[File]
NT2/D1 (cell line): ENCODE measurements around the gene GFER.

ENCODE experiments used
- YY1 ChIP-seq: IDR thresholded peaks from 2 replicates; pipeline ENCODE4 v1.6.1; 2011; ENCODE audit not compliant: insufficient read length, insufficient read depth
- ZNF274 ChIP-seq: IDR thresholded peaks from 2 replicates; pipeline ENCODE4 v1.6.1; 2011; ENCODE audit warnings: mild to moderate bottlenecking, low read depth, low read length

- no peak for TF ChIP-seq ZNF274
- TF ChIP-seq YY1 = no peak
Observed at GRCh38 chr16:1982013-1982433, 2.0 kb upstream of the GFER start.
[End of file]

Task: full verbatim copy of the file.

NT2/D1 (cell line): ENCODE measurements around the gene GFER.

ENCODE experiments used
- YY1 ChIP-seq: IDR thresholded peaks from 2 replicates; pipeline ENCODE4 v1.6.1; 2011; ENCODE audit not compliant: insufficient read length, insufficient read depth
- ZNF274 ChIP-seq: IDR thresholded peaks from 2 replicates; pipeline ENCODE4 v1.6.1; 2011; ENCODE audit warnings: mild to moderate bottlenecking, low read depth, low read length

- no peak for TF ChIP-seq ZNF274
- TF ChIP-seq YY1 = no peak
Observed at GRCh38 chr16:1982013-1982433, 2.0 kb upstream of the GFER start.